After Restoring its Dividend, is This Oil Driller a Buy?
Robert is a member of The Motley Fool Blog Network -- entries represent the personal opinion of the blogger and are not formally edited.
On March 4, Transocean (NYSE: RIG) announced it intends to restore its dividend payments after pressure from activist shareholder Carl Icahn. In the aftermath of the tragic Gulf of Mexico spill, Transocean—the Switzerland-based operator of the Deepwater Horizon rig that exploded—had suspended its shareholder distribution to maintain its credit rating and strengthen its balance sheet. Three years later, the company finally believes it has enough flexibility to resume paying dividends. The question to investors now is, has the heightened risk associated with Transocean finally abated? Or, are there better alternatives among the oil drillers that you should consider instead?
Icahn to the rescue
Carl Icahn, noted activist hedge fund manager, is famous for investing in companies he believes are undervalued and then exerting as much influence as he can over the company’s financial management. Icahn, the largest Transocean shareholder with a 5.6 percent stake, had previously stated his belief that Transocean was undervalued and that he would propose a $4-a-share dividend at the company’s annual meeting.
In the March 4 announcement, Transocean revealed that its board accepted Icahn’s position and would recommend an annualized payout of $2.24 per share. The dividend payment would cost the company about $800 million in cash every year.
Fellow oil & gas equipment and services stocks Schlumberger ) and Halliburton (NYSE: HAL) compete with Transocean but can’t offer valuation profiles as attractive as Transocean’s. Schlumberger reported full-year 2012 revenue and operating income per share growth of 14% and 15%, respectively. The company also provided investors with a 13% dividend increase in early 2013.
Halliburton’s fourth-quarter 2012 results were less impressive, with revenue and operating income each climbing only 2.8% year over year. Moreover, full-year results were mixed. On the plus side, revenue increased 15% from 2011. However, higher costs and pricing pressure led to a 15% drop in full-year income from continuing operations.
Transocean also announced that it was comfortable enough with its financial position to not only institute a big dividend going forward, but that it could also speed up the company’s debt repayment. Transocean will boost debt repayments by retiring another $1 billion by the end of next year on top of current payment obligations, according to the company’s statement.
Clearly, Transocean believes that the company has the financial flexibility to both reinstate its dividend and accelerate debt payments, and shareholders should take comfort in the fact that the company’s results confirm this. The company revealed solid full-year results of $3.96 of adjusted earnings per share on the back of 15% growth in operating revenue.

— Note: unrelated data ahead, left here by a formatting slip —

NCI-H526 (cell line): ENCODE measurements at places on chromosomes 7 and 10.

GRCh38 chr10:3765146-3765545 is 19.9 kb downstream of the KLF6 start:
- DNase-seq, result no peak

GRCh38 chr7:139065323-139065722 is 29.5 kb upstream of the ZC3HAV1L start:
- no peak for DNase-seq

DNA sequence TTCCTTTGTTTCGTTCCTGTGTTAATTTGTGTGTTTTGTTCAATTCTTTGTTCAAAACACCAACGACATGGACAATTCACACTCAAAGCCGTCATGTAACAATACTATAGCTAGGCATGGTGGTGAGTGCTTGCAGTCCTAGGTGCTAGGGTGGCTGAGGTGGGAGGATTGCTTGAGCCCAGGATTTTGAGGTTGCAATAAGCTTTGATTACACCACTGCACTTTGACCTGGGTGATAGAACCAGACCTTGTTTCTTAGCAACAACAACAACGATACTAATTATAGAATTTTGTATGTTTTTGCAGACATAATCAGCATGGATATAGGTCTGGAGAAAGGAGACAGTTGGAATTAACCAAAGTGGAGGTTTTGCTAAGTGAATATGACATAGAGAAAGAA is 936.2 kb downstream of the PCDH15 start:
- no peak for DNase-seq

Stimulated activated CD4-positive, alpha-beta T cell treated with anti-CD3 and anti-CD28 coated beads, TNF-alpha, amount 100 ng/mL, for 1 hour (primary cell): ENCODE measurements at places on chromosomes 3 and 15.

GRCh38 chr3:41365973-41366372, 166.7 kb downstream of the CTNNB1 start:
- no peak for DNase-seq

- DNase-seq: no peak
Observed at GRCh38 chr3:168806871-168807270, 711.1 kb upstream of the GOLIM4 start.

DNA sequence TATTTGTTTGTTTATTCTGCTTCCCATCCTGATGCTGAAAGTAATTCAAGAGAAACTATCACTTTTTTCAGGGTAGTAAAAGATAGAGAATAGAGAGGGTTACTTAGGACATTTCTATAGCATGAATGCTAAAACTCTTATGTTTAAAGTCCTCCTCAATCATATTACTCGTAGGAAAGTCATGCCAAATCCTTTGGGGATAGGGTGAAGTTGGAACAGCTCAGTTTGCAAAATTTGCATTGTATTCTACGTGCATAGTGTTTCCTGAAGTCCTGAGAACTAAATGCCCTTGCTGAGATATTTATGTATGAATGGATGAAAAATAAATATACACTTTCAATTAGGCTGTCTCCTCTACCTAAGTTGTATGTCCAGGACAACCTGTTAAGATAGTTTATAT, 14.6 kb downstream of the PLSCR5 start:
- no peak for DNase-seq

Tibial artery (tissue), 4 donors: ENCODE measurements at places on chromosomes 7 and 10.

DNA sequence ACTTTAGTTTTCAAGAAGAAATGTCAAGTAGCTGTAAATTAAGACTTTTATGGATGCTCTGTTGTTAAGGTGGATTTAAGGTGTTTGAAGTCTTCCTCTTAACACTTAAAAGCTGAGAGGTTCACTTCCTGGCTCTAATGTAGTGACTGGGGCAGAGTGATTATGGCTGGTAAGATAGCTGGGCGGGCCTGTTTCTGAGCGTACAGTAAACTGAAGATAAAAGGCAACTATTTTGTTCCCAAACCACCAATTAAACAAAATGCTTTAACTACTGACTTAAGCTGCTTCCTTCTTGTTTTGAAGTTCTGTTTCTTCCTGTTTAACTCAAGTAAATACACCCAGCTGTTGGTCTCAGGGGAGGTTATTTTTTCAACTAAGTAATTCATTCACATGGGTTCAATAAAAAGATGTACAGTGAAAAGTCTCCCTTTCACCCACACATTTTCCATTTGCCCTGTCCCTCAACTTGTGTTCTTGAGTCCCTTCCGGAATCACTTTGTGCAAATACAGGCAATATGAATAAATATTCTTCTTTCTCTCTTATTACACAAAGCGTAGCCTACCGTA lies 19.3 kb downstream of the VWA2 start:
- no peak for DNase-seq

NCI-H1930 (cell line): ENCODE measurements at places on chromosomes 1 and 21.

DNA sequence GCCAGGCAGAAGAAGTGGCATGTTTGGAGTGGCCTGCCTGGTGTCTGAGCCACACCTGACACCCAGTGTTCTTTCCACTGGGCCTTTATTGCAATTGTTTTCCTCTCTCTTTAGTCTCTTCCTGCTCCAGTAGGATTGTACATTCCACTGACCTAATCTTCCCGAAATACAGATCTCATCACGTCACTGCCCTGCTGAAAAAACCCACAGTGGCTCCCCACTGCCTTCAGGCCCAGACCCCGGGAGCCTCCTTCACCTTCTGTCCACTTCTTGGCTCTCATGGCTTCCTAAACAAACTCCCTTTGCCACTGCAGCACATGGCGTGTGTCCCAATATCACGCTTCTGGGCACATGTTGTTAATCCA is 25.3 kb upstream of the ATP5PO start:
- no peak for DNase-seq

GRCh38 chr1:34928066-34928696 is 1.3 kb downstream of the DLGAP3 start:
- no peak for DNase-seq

Going forward, the company’s dividends and interest expense going forward will still be entirely manageable. In 2012, interest expense totaled $723 million. Even adding the $800 million in dividend payments still leaves the company in a comfortable financial position. Cash flow from operations totaled more than $2.7 billion in 2012, representing a 48% increase over the prior year.
The bottom line
Transocean exchanged hands around $52 per share at the time of the company’s dividend announcement. At that price, an annual payout of $2.24 per share presents new investors with a compelling 4.3% yield. While the resumed payout isn’t at the level Icahn had suggested, it’s still a dividend that trounces the yield on the S&P 500.
Peers Schlumberger and Halliburton are well-run companies with solid profitability, but both trade for richer valuations than Transocean. To illustrate, Schlumberger and Halliburton trade for trailing price-to-earnings ratios of 18 and 14 times, respectively. Transocean, meanwhile, trades for 13 times its adjusted 2012 earnings per share.
Furthermore, due to Transocean resuming its dividend payments, it now offers a yield significantly higher than its competitors. Schlumberger and Halliburton each yield less than 1.75%, while Transocean will provide investors a hefty yield of greater than 4% annually. While investors should be confident in the prospects of all three companies going forward, you should prefer Transocean based on its significantly higher dividend yield and more attractive valuation profile.
rciura has no position in any stocks mentioned. The Motley Fool recommends Halliburton. The Motley Fool owns shares of Transocean. Try any of our Foolish newsletter services free for 30 days. We Fools may not all hold the same opinions, but we all believe that considering a diverse range of insights makes us better investors. The Motley Fool has a disclosure policy. Is this post wrong? Click here. Think you can do better? Join us and write your own!